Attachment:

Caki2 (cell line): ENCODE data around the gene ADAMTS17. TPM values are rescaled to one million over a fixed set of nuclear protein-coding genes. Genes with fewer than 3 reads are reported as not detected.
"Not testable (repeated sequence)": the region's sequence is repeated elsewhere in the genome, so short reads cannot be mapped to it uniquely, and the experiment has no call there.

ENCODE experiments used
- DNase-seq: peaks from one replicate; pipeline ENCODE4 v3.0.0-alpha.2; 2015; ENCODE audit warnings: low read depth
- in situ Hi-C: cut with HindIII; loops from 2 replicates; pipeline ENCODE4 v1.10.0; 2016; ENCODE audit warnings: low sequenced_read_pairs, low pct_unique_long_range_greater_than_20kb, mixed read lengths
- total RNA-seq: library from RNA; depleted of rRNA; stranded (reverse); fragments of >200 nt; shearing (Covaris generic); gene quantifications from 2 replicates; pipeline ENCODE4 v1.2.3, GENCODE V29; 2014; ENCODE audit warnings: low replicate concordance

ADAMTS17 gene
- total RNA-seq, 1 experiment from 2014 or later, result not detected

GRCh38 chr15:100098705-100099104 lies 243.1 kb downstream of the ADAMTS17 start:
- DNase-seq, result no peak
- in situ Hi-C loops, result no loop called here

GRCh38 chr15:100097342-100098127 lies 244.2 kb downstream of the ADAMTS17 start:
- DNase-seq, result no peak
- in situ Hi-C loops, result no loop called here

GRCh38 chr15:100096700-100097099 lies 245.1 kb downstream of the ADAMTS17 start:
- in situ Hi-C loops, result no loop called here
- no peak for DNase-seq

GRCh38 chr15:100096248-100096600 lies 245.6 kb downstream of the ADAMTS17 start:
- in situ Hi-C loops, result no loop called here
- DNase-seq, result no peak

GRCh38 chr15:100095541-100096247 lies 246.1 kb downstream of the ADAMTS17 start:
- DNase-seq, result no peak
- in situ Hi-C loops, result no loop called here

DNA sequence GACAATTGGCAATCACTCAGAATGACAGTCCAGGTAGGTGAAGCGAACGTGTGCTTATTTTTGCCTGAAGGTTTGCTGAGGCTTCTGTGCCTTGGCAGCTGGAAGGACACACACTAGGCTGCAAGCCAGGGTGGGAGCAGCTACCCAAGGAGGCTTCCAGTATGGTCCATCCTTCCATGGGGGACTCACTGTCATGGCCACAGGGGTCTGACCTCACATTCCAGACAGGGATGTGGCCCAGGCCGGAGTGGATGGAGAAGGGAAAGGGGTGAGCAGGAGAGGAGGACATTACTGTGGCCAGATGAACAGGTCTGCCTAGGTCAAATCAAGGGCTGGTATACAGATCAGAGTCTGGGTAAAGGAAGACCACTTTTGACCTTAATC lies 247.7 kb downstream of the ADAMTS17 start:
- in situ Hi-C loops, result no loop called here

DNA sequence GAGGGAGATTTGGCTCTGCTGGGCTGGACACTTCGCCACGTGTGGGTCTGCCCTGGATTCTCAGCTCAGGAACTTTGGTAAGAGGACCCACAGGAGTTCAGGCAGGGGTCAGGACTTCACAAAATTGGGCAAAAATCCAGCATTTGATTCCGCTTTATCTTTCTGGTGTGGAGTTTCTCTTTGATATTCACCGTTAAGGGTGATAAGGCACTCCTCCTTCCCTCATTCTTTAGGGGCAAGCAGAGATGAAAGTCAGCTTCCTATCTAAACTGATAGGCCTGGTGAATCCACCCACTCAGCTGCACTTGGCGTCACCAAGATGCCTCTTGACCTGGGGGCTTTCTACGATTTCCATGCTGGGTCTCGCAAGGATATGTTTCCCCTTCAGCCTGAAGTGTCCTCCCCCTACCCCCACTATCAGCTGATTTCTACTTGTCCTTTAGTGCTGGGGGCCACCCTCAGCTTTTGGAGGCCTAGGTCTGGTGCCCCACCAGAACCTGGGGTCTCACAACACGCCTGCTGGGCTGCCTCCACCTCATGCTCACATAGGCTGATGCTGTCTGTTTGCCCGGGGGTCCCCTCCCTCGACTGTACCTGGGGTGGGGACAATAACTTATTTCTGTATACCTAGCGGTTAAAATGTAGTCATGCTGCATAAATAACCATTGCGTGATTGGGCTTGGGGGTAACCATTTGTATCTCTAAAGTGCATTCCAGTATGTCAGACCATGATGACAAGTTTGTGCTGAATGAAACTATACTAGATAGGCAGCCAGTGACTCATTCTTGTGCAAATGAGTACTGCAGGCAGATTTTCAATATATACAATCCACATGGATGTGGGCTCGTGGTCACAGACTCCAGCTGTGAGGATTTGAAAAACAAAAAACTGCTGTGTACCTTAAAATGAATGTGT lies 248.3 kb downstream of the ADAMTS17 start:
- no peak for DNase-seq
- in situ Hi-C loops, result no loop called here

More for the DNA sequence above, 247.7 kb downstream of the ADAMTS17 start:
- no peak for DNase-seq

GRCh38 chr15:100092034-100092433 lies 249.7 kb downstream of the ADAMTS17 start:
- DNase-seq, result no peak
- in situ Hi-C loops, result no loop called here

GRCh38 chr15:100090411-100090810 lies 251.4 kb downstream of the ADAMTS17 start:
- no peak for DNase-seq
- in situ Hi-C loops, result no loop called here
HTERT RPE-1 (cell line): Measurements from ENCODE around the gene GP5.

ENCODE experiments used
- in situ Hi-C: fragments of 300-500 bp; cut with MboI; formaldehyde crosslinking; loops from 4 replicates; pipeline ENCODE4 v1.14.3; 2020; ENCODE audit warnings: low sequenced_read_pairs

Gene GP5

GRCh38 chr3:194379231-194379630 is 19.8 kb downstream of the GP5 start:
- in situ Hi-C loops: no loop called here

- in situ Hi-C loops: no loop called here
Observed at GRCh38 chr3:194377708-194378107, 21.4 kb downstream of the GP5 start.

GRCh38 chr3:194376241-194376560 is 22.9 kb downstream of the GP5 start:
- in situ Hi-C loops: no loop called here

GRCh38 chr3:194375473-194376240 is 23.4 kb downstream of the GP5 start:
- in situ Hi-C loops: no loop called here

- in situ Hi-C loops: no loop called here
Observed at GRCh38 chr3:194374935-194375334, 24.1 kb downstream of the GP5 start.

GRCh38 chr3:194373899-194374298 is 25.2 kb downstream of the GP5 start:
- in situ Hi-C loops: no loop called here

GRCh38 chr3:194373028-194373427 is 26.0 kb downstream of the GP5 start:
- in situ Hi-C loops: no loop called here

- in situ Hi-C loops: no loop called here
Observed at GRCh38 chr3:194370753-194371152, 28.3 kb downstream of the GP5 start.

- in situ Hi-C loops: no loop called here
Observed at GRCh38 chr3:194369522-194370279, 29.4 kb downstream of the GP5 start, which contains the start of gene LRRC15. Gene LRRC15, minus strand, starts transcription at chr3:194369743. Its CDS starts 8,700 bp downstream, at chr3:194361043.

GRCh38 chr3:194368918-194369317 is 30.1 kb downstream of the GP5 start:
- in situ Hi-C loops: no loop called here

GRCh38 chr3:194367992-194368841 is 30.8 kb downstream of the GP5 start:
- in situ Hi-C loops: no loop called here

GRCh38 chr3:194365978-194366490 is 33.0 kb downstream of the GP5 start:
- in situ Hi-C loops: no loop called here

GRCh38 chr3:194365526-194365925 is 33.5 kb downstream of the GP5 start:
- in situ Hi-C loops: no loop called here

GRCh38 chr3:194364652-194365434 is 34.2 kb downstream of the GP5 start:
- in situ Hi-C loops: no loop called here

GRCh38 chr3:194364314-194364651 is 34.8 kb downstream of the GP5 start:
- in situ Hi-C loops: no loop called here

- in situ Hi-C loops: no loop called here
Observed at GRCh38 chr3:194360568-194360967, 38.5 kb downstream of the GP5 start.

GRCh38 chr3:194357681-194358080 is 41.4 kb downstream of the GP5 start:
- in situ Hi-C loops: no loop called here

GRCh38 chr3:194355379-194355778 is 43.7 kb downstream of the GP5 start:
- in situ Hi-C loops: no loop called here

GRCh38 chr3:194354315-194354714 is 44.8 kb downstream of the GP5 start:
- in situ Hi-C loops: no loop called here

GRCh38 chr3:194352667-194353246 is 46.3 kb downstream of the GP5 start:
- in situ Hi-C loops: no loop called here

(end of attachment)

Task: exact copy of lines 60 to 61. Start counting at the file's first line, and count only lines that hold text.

- in situ Hi-C loops: no loop called here

GRCh38 chr3:194367992-194368841 is 30.8 kb downstream of the GP5 start: